Decolonialism was forced on Europe without preparation. As a result, the continent never went through a process of mental decolonization. Is this the reason Europe increasingly behaves in neocolonialist ways?
REPRINTS FROM THE JERUSALEM POST; BY GOL KALEV, JANUARY 19, 2019
(photo credit: Wikimedia Commons)
At the beginning of the 20th century, Europe was on top of the world. European nations controlled the global economy, wielded unparalleled influence on global affairs and possessed overseas assets – colonies in Asia and Africa. The colonialist mentality was core to what it meant to be European and was intertwined with the knowledge that 20 centuries of European global domination were natural and everlasting. That era’s intellectuals, such as Stefan Zweig, wrote about the prevailing certainty that “such stability would last forever.”
But within a brief 30-year period from 1914 to 1948, that stability has shuttered: Wars erupted, killing millions of Europeans; centuries-old European empires collapsed; and power swiftly shifted from Europe to the United States. As a result, Europe was forced to put a halt to its colonialist activities and eventually cede those overseas territories that it assumed would be held forever. Decolonization occurred both unwillingly and unexpectedly.
In the 70 years that followed, Europe took reactionary measures in response to these radical changes. Dr. Amichai Magen, head of the Diplomacy and Conflict program at the Lauder School of Government-IDC Herzliya, explains that Germany, Italy and other European powers needed to redefine themselves in light of the horrors of the Holocaust and World War II. “Europe sought to reinvent itself as a post-nationalist, and in some respects, post-modern entity, rejecting hard power. As part of this identity construction, Europe tried to redefine itself as a human-rights civilian superpower.”
While Europe has put in place mechanisms to neutralize what it perceived were the causes of its 20th-century wars, it took no measures to address the other Earth-shattering events that occurred at the same time: the abrupt loss of power and the psychological undoing of its deeply-rooted colonialist mentality, such as the notion of European superiority and Europe’s patronizing attitude toward the Third World.
Magen puts those 70 years in context: “From the end of World War II until about 2015, Europeans felt that they were largely insulated from the more tumultuous parts of the world they previously controlled as colonialist masters. They were under an American security umbrella and enjoyed growing prosperity at home. This perception of glorious insulation allowed Europe to invest in its newly found identity: Position itself as a soft power, distinguish itself from the ‘American cowboy,’ and fashion itself as a moral nanny to the world.”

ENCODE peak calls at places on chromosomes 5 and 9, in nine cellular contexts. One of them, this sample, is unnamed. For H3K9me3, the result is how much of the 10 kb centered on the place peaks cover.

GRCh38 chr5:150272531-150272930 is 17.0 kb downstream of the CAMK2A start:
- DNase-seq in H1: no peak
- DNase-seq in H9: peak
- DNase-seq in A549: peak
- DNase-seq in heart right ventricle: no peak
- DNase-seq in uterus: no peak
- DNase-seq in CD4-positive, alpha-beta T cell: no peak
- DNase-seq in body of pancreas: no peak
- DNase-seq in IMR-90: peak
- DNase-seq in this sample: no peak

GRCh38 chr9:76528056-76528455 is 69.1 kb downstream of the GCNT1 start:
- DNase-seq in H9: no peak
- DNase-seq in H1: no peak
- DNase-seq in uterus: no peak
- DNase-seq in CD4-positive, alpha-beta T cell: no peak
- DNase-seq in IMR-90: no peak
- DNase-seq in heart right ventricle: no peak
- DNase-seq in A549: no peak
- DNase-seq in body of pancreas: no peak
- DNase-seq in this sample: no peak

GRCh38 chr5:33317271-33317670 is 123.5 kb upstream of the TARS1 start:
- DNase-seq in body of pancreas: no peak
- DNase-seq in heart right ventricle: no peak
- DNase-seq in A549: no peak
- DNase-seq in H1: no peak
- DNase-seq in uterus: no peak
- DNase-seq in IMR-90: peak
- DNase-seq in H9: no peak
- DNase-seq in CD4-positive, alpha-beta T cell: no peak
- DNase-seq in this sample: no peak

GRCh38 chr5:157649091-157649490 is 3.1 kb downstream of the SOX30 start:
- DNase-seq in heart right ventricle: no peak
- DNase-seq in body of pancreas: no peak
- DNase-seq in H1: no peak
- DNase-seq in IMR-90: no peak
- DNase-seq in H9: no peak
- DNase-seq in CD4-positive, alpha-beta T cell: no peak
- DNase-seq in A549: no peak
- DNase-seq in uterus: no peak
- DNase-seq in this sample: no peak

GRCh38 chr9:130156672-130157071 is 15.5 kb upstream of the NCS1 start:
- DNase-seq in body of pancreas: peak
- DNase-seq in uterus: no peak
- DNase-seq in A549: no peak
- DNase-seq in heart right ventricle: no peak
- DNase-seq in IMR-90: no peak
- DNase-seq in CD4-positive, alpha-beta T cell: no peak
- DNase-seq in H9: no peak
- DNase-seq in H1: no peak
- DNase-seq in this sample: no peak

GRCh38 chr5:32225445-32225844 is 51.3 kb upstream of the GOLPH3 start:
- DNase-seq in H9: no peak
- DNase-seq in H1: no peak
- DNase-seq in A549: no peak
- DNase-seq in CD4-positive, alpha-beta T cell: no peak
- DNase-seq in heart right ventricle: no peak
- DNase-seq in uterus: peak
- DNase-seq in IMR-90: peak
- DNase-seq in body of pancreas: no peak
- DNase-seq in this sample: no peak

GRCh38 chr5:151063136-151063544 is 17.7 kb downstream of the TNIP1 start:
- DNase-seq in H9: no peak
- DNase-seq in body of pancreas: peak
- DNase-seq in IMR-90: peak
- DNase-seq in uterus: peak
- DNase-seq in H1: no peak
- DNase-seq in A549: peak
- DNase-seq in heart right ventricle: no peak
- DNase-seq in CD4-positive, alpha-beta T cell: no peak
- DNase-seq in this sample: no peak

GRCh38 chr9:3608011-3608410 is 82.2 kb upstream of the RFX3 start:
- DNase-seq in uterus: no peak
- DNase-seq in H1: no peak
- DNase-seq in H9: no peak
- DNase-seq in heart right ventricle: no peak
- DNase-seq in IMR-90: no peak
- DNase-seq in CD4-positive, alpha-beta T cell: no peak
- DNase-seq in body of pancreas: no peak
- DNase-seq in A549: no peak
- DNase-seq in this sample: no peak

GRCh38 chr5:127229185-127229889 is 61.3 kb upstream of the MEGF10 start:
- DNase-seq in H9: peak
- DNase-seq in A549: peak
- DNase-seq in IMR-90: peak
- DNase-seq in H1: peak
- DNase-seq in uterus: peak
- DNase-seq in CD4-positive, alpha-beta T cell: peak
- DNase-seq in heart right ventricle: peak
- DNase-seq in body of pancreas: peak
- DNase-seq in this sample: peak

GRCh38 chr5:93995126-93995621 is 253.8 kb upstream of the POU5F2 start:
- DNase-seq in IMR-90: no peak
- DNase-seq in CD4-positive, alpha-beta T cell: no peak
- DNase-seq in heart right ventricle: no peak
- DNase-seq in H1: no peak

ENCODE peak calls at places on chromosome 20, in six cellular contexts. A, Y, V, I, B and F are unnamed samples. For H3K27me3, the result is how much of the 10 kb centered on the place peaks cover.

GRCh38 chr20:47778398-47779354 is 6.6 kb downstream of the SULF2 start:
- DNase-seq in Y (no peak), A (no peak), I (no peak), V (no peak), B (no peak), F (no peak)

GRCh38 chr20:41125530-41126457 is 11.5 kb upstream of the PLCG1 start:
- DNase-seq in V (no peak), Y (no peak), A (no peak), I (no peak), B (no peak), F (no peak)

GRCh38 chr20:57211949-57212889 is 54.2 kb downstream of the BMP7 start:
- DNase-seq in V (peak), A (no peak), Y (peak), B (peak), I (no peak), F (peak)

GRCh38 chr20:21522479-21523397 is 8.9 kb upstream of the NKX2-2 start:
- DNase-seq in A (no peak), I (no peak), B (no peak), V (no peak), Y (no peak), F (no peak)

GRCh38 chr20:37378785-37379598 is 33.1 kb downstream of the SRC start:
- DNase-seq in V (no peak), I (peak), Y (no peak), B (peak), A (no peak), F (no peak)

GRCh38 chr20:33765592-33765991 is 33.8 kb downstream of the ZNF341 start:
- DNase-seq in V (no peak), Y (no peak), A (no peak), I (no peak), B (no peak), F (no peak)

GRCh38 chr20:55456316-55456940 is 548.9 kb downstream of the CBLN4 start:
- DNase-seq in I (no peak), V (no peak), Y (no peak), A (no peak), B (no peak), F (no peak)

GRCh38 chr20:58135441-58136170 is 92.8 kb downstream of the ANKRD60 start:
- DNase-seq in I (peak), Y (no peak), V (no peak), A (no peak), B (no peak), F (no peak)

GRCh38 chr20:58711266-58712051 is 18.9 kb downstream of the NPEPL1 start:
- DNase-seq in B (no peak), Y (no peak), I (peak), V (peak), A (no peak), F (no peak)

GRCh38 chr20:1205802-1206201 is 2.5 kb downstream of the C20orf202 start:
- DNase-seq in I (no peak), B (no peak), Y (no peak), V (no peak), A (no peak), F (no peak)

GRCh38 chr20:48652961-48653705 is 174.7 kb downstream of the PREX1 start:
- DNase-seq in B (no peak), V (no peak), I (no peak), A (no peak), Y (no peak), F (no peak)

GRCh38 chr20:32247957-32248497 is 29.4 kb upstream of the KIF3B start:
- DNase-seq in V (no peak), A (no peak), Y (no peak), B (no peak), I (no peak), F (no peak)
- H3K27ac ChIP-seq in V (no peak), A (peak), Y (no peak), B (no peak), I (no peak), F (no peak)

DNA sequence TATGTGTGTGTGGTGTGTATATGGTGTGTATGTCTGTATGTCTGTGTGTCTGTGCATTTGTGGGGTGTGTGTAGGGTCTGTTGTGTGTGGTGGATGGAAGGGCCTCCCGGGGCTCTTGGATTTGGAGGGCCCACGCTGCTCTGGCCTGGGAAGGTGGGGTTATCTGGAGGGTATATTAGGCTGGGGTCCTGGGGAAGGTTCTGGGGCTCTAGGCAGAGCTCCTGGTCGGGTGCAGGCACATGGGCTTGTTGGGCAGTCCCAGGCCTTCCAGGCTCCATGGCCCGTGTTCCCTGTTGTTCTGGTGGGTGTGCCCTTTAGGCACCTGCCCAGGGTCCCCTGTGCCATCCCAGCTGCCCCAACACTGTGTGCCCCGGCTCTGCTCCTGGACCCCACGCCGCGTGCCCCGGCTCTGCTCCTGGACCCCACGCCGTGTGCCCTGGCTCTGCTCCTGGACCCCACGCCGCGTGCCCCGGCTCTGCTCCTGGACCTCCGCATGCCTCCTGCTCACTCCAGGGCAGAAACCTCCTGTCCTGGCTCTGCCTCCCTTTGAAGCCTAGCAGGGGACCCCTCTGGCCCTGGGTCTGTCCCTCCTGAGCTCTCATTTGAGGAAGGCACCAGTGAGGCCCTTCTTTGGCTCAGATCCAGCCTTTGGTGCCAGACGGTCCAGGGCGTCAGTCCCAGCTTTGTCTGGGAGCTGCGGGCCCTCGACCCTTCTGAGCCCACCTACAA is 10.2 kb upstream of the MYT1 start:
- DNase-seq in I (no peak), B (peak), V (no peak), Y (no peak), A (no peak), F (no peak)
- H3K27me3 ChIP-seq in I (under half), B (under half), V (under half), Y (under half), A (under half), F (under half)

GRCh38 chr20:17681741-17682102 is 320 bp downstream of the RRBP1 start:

But that insularity came to an end in recent years with waves of terrorism and immigration. Suddenly, the moral nanny began facing moral challenges.
Arguably, having failed to go through a process of mental decolonization back then, Europe is now reacting to those challenges with traces of its colonialist way of thinking.
This includes the underlying belief that Europe can bring in people from Third World countries, and that once in Europe, such immigrants will happily embrace European culture and values. After all, who does not want to be enlightened and Europeanized?
There is a healthy debate in Europe about whether to welcome or reject immigrants, but there is general agreement that Europe should reject the immigrants’ way of life.
THEREFORE, MASSIVE budgets have been allocated to “integration.” Dr. Sara Wallace Goodman of University of California, Irvine claims that a turning point occurred when governments stepped in to handle integration: “There was an assumption early on that residency will lead to integration – that over time this or the next generation will integrate. We now know residency is not the silver bullet to integration. Not only that, it became clear that there is a deliberate lack of integration. People were self-selecting to be part of insular communities. When this became clear, governments stepped in.”
Some acknowledge that such government intervention – teaching the newcomers the European ways – is somewhat reminiscent of 19th-century colonialist programs to enlighten the “primitives,” but that this time such policies are legitimate, since the “natives” are coming into Europe, not Europe going to the natives. The principle of indigeneity, the argument goes, means that European whites and their way of life have superior claims to Europe than that of incoming Asians, Africans and Muslims.